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Kyle Macy happy to see Tyler Herro on verge of breaking his free throw record

Tyler Herro (Vicky Graff Photo)

By LARRY VAUGHT

He’s held the record for 40 years, but former Kentucky All-American Kyle Macy says he never really fretted about freshman Tyler Herro breaking his single season free throw accuracy record.

“He is doing a great job. A lot of guys don’t spend time working on foul shooting like they should,” said Macy, the starting point guard on UK’s 1978 national championship team. “I don’t know how much time he spends, but he’s got it down with what he’s doing. He gets the ball, shoots it and doesn’t think about it.”

Whatever Herro does, it’s working just like it did for Macy when he always followed his ritual of wiping his hands on his socks before shooting.

“I think the routine puts you in a trance and you block out everything and do not worry about the crowd,” Macy said. “When you put in shots and see results, you get more confidence. You want to be the one fouled because you have confidence to help your teammates. The more you make, the more confidence you get.”

Herro is shooting 94 percent (87 of 93) at the foul line and made two in the final seconds of Friday’s NCAA Tournament win over Houston to put UK into the Elite Eight.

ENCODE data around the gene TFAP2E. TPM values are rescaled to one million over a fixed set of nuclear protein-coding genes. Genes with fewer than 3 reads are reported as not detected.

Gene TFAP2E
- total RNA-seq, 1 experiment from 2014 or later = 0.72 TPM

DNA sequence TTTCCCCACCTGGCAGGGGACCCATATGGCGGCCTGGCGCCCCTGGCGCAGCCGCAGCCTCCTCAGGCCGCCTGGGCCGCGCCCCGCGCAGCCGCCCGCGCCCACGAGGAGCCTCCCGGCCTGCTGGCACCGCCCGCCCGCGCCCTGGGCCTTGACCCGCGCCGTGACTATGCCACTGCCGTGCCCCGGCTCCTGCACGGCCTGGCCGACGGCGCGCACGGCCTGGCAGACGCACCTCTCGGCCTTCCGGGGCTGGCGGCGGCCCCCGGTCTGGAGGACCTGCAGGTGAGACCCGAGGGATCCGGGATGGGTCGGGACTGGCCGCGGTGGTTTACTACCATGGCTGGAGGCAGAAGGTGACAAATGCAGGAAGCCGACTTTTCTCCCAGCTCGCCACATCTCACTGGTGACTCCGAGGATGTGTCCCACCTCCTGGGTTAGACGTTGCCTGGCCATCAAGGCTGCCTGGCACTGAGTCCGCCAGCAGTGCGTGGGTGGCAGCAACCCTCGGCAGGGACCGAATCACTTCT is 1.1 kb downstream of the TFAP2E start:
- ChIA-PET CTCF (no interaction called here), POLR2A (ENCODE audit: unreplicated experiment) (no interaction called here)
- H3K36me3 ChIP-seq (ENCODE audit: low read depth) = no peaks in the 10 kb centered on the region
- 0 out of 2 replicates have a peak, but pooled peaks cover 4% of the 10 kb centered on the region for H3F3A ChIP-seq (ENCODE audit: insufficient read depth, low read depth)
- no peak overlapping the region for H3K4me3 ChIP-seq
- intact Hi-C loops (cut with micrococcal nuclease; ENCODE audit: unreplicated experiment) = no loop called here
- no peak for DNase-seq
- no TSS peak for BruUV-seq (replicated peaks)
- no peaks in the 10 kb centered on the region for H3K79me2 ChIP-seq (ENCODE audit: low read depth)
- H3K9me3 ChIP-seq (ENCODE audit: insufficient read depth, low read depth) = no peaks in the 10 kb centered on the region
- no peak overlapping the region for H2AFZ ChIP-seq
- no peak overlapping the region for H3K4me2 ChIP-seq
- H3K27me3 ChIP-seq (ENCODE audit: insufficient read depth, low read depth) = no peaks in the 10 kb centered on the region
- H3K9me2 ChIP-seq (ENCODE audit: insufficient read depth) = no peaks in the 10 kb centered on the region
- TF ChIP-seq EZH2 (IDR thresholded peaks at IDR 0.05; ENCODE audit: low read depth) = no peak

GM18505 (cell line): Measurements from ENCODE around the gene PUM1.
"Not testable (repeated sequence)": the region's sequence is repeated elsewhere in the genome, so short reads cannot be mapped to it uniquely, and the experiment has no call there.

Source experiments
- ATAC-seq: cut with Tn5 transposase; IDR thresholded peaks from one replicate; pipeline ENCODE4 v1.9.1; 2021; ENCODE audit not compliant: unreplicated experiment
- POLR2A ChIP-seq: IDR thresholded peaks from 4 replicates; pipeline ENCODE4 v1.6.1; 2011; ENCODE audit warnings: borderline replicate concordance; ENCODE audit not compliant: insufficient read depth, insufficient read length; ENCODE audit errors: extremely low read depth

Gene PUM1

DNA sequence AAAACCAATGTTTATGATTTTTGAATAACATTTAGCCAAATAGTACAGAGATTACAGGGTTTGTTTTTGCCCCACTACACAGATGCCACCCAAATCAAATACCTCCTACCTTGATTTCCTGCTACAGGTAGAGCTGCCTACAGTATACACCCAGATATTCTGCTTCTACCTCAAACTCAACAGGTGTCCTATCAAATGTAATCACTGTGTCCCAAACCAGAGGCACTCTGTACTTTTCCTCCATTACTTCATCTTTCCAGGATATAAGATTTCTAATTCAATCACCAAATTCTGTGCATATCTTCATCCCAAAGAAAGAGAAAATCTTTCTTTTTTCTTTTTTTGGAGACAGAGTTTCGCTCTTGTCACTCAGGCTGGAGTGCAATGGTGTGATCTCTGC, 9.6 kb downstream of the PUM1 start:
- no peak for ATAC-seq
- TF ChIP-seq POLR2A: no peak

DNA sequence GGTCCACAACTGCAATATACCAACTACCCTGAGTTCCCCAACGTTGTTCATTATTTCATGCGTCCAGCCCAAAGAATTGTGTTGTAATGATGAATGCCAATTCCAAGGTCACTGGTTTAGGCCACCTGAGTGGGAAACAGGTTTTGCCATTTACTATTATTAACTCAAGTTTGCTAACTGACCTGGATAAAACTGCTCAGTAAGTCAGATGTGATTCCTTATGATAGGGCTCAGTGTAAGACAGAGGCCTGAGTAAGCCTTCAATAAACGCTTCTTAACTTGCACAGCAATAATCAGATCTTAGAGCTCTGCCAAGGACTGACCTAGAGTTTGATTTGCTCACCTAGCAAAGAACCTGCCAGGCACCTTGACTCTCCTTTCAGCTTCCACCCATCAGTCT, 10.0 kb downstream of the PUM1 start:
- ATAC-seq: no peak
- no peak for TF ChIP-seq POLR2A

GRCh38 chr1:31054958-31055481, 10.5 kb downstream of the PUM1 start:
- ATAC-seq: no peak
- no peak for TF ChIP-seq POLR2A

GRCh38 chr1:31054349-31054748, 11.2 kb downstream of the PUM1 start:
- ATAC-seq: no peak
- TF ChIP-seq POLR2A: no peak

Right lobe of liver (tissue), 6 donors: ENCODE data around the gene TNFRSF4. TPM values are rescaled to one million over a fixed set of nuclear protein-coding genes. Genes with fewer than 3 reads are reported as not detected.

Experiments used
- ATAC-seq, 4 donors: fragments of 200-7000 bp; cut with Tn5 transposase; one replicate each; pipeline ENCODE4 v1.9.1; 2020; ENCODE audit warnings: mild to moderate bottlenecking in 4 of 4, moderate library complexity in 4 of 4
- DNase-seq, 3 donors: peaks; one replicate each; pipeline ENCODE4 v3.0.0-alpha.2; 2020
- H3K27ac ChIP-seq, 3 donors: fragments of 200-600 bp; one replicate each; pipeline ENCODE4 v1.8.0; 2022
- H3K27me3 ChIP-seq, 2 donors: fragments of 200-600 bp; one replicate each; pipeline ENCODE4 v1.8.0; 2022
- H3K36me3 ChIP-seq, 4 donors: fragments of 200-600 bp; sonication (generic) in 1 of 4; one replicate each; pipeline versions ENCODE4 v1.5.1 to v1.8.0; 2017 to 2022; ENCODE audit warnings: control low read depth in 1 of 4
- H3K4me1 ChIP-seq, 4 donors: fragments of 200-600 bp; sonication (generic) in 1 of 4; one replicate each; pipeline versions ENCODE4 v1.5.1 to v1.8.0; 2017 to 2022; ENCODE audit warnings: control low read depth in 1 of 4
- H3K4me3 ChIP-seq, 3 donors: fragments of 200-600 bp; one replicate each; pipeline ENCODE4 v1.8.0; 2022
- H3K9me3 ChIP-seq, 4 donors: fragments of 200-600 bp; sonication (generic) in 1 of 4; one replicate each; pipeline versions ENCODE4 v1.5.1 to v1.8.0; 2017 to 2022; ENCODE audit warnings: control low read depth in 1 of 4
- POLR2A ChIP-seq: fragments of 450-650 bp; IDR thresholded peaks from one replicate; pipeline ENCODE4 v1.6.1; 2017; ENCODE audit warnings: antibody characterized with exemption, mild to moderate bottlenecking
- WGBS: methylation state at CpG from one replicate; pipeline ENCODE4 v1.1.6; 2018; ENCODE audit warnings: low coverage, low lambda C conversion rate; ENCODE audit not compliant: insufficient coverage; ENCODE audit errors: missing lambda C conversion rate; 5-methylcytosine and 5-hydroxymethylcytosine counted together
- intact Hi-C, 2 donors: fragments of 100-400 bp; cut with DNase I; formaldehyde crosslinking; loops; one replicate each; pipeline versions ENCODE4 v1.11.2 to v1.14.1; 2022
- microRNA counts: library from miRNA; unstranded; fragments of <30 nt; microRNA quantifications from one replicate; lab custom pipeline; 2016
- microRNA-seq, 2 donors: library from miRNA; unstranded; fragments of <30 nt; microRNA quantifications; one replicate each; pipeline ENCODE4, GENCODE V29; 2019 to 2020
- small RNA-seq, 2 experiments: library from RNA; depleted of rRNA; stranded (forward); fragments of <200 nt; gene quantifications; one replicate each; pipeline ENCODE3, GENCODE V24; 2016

Herro has made 70 of his last 72 free throws, including 36 in a row before he missed one Friday. Of couse, he came back to hit two in the final seconds to seal the win.

Macy holds the single season free throw record at 91.23 percent (104 of 114) from the 1979-80 season. He also made 115 of 129 (89.1 percent) in UK’s 1978 national championship season . Macy is second on the career all-time free throw percentage list at 88.98 percent (331 of 372) behind Jodie Meeks’ 88.99 percent (299 of 336). Travis Ford is third at 88.19 (239 of 271).

It’s no fluke that Herro has his name in that elite company. The Kentucky freshman says he often works on his shooting three times a day. Even if anyone told him to consider getting more rest, he wouldn’t.

Herro cannot really remember when he couldn’t make free throws.

“You just step up there knowing that it is going to go in once you see a few drop. You never really think about missing at the line,” Herro said. “You just have to believe you will make them and then you will.”

Macy said that’s the only attitude a player can have.

“If I missed one early in a game, I didn’t miss again. I would get upset with myself and focus even more,” Macy said. “I didn’t have many games where I missed more than one free throw. It’s 85 percent mental. The rest is about your routine.”

 

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